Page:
Unix & Linux Stack Exchange is a question and answer site for users of Linux, FreeBSD and other Un*x-like operating systems. Join them; it only takes a minute:

Sign up
Here's how it works:
  1. Anybody can ask a question
  2. Anybody can answer
  3. The best answers are voted up and rise to the top

I upgraded kernel on my CentOS 5.8 from 2.6.18 to 3.5.3 and now it is unable to mount the root filesystem:


I could not find any explanation through Google. Can you point me in the right direction? I use Grub 0.97.

I tried to point to the root device in the grup.conf by label, by /dev/hda and by UUID and nothing changed.

I compared the init scripts located in old and new initrd images and they are mostly the same - dm-mem-cache.ko, dm-message.ko and dm-raid45.ko modules are not loaded into the new kernel.

The drivers installed with the new kernel are the same as those with the old one.

share|improve this question
The current CentOS 5.8 kernel is 2.6.18-308.13.1 what are you talking about? Did you try to install a completely different kernel that has no integration with CentOS 5? – Nils Sep 17 '12 at 15:16
Yes, I build 3.5.3 linux kernel to be able to use up-to-date SATA drivers which enables much bigger data transfer rate than those shipped with 2.6.18. – bobo Sep 17 '12 at 15:25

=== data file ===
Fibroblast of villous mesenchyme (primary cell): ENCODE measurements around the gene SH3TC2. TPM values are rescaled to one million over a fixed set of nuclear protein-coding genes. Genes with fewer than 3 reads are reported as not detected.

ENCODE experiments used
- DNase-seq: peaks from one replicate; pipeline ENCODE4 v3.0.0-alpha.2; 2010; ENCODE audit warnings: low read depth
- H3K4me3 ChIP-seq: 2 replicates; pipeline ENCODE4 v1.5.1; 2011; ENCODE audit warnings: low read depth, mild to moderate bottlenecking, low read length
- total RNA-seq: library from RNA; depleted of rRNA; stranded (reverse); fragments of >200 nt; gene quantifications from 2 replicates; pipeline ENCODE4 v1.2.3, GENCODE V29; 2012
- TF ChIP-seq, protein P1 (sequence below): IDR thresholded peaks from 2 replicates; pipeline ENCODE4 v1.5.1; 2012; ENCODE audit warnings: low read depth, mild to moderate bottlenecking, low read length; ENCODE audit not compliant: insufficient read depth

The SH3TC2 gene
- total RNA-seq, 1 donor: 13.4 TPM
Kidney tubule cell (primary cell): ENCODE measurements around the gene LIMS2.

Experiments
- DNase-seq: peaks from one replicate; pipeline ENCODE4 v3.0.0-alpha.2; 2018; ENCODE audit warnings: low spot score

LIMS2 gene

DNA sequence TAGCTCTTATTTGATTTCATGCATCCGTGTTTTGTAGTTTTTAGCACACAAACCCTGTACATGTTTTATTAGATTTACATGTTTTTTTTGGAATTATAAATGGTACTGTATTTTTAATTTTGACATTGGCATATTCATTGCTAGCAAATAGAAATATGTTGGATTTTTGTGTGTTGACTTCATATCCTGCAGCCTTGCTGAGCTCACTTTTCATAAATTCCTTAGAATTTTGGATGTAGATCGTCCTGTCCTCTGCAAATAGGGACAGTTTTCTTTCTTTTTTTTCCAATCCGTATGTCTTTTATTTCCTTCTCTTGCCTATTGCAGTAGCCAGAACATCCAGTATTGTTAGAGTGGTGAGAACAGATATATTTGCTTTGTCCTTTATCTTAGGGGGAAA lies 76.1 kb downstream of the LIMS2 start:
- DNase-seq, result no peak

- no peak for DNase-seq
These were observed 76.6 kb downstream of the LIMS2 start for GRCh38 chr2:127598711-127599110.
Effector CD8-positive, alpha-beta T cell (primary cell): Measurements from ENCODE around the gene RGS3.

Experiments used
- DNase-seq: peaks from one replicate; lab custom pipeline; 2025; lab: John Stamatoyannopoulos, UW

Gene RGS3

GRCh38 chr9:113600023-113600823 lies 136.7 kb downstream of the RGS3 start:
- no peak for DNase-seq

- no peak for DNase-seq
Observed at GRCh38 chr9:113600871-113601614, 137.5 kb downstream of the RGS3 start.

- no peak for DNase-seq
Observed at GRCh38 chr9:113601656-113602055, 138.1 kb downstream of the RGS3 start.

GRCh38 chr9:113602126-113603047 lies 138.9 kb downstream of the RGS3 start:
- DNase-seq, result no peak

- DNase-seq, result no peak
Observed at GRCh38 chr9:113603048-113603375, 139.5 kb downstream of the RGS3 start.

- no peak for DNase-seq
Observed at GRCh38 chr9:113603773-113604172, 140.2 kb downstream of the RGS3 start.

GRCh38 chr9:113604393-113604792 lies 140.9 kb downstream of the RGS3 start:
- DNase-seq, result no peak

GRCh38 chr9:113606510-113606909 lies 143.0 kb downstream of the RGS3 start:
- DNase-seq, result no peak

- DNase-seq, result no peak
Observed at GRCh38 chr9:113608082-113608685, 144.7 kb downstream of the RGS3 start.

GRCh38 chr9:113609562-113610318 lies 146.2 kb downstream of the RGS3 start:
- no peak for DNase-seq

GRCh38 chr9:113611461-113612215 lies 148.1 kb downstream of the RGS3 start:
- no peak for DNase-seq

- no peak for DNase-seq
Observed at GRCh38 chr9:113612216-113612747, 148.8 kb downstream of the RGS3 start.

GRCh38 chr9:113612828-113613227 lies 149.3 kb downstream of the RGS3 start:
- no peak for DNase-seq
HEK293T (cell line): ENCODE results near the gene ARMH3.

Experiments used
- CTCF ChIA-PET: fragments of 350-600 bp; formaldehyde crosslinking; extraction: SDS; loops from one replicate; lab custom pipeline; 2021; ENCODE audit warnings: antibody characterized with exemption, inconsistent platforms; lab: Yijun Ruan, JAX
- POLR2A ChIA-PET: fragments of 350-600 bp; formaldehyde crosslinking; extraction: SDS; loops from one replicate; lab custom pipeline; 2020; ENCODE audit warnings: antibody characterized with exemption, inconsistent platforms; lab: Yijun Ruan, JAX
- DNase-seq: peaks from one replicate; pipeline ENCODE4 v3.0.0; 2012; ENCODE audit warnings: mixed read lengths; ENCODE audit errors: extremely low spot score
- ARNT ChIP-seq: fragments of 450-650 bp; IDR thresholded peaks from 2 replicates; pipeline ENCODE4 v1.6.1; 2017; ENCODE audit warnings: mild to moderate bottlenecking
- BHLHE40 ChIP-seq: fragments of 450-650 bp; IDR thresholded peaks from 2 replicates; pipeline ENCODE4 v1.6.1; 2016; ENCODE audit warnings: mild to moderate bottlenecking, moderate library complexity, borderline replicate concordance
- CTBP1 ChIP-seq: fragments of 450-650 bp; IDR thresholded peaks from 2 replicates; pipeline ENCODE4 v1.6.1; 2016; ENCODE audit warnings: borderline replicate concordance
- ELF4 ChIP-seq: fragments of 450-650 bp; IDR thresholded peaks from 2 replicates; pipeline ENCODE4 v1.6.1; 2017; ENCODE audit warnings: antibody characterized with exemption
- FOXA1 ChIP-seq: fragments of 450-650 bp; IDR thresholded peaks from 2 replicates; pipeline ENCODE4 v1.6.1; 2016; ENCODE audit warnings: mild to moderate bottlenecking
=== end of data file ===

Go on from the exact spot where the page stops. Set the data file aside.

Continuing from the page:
It's likely that you're missing a module neede by your hardware in the initrd. Also make sure you use a recent version of the module utilities in the new initrd. – Gilles Sep 17 '12 at 23:27
But you use this as VM in a VirtualBox environment? – Nils Sep 19 '12 at 13:45
I just install and configure everything through VirtualBox and then I move the disk with completed OS & apps to a mini PC. This screen shot is from VirtualBox environment after the kernel upgrade. – bobo Sep 20 '12 at 7:22
up vote 3 down vote accepted

According to this website (which cites this forum thread), you need to enable a kernel option. First, get into the kernel's menuconfig:

# cd /usr/src/linux
# make clean && make mrproper
# cp /boot/config-`uname -r` /usr/src/linux/.config
# make menuconfig

Then go into the "General settings" section, and include "enable deprecated sysfs features to support old userspace tools" in the kernel. Hit escape a few times until it asks you to save, and say yes. Then build the kernel and install it (the actual path might be different on your system):

# make rpm
# rpm -ivh /usr/src/redhat/RPMS/i386/kernel-
share|improve this answer

Your Answer


By posting your answer, you agree to the privacy policy and terms of service.

Not the answer you're looking for? Browse other questions tagged or ask your own question.